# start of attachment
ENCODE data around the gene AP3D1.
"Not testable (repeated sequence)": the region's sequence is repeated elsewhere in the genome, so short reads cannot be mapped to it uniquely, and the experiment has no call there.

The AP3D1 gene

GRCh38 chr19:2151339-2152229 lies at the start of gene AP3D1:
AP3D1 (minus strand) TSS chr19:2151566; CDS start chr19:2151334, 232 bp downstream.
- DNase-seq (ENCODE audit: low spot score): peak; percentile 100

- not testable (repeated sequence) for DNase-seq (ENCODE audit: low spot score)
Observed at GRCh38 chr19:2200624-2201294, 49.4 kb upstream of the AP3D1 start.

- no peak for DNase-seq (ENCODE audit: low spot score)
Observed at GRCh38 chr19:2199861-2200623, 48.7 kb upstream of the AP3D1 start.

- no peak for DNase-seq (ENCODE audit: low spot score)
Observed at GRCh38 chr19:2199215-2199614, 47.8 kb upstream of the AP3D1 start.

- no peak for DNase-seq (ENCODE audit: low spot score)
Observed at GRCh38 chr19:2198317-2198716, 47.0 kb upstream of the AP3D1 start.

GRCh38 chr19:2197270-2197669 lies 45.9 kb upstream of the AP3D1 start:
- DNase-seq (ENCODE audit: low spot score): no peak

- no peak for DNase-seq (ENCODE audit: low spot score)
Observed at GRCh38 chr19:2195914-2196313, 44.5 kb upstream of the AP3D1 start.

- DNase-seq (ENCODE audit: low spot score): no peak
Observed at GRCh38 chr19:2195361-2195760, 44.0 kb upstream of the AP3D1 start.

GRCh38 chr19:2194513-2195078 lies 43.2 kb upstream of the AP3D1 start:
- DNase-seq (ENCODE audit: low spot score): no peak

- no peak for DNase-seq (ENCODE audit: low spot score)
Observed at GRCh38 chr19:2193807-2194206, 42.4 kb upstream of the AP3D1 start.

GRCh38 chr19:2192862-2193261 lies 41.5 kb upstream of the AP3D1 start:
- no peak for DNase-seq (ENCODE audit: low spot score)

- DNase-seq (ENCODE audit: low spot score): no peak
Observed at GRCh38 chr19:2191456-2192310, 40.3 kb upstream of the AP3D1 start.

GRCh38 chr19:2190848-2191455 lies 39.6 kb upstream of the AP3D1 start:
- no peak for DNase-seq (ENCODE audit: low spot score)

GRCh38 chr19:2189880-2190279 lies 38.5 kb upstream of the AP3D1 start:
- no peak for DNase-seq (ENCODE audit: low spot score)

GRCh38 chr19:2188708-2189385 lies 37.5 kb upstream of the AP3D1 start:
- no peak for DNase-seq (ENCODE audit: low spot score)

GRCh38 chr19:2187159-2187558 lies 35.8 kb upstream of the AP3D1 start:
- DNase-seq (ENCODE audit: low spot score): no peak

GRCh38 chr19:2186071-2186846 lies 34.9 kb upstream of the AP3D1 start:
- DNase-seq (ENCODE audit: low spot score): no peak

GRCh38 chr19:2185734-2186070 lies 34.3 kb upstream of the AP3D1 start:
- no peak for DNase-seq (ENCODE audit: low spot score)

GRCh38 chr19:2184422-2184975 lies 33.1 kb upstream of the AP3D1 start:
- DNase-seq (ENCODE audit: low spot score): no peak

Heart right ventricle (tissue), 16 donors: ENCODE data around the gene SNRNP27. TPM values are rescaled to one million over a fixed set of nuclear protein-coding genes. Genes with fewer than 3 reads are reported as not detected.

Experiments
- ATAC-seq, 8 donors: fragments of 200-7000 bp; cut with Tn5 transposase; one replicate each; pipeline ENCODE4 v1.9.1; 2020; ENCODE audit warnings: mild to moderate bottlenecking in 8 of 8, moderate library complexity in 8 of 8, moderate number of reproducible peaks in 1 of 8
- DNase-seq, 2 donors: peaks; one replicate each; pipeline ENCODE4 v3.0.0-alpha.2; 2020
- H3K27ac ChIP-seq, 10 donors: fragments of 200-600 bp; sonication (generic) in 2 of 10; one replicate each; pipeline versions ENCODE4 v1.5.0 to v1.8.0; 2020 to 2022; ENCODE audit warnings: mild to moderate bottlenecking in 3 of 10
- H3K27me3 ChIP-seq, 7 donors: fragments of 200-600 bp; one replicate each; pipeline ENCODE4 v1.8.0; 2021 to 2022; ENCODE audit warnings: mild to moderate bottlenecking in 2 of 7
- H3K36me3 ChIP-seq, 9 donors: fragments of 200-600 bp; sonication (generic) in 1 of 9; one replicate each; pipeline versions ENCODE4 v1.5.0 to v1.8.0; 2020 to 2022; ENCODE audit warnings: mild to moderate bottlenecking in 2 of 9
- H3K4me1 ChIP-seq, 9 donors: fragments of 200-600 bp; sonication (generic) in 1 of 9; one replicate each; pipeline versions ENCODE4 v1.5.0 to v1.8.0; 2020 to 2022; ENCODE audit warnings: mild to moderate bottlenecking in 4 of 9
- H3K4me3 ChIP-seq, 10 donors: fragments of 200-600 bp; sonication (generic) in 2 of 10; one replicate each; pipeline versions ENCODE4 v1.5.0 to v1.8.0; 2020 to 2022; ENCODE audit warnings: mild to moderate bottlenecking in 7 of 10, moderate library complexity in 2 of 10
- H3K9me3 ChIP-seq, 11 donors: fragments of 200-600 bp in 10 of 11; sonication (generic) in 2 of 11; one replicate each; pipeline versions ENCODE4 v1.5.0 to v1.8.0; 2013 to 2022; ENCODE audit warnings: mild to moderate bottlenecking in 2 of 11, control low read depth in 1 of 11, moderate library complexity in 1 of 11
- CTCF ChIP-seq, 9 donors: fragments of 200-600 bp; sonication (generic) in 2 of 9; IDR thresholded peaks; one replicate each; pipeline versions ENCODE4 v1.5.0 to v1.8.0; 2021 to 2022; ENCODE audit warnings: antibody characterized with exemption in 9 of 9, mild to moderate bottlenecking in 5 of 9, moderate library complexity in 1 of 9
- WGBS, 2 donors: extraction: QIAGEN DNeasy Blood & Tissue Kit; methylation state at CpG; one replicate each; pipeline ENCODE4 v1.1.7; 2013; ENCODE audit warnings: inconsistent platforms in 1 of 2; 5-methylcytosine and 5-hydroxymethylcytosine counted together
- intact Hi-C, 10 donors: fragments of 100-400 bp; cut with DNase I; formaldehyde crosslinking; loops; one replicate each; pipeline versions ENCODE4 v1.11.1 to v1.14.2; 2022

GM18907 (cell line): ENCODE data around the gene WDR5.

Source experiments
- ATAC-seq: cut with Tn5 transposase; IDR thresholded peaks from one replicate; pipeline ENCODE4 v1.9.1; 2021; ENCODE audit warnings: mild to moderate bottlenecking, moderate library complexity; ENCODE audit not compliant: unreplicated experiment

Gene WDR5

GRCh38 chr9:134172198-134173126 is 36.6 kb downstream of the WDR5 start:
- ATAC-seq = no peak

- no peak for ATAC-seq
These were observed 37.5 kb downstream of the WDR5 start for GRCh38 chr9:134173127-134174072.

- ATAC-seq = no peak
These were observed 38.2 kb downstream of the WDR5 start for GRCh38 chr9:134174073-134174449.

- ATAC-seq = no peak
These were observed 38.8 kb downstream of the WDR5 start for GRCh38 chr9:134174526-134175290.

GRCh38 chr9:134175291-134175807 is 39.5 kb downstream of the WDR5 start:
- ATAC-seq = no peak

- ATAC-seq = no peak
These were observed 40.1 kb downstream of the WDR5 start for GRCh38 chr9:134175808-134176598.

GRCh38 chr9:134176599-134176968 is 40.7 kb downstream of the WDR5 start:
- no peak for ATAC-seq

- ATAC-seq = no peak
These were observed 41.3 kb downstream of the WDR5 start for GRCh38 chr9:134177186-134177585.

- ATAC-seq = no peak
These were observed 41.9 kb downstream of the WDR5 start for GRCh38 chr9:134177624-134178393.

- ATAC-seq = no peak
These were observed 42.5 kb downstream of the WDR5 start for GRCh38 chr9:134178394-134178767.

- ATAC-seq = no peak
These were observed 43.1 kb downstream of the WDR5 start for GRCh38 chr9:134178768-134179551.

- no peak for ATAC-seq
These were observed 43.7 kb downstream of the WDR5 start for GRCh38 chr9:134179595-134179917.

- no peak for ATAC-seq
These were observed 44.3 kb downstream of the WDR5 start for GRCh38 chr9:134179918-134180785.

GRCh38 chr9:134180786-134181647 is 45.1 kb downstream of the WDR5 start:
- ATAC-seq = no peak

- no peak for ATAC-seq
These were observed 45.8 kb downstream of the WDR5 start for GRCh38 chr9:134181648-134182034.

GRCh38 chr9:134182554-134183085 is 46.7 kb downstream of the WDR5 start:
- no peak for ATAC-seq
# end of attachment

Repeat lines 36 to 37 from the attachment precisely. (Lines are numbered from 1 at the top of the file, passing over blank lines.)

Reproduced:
- DNase-seq (ENCODE audit: low spot score): no peak

GRCh38 chr19:2186071-2186846 lies 34.9 kb upstream of the AP3D1 start: